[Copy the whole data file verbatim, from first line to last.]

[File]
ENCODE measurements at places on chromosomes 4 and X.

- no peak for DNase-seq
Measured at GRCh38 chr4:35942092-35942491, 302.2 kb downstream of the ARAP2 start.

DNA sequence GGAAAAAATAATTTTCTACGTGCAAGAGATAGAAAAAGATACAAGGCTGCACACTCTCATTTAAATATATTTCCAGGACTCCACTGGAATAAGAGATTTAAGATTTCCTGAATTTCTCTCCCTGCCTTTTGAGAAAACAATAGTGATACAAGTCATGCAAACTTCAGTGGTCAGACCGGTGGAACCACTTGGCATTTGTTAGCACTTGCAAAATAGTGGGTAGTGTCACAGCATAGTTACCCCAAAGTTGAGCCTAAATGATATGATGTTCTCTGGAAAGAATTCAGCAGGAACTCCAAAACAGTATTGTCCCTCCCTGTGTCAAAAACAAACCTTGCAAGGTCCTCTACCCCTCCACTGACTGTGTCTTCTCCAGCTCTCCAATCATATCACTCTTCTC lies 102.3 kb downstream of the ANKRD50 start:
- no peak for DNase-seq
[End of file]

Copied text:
ENCODE measurements at places on chromosomes 4 and X.

- no peak for DNase-seq
Measured at GRCh38 chr4:35942092-35942491, 302.2 kb downstream of the ARAP2 start.

DNA sequence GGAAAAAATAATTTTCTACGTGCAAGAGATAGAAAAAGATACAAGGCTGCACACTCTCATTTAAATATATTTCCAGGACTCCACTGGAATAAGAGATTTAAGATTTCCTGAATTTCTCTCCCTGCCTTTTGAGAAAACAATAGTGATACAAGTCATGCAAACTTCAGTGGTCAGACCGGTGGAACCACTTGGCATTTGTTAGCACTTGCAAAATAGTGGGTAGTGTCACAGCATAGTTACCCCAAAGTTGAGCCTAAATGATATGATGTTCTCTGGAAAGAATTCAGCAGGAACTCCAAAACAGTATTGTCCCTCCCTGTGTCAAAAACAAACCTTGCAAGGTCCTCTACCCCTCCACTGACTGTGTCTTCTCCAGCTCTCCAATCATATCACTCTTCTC lies 102.3 kb downstream of the ANKRD50 start:
- no peak for DNase-seq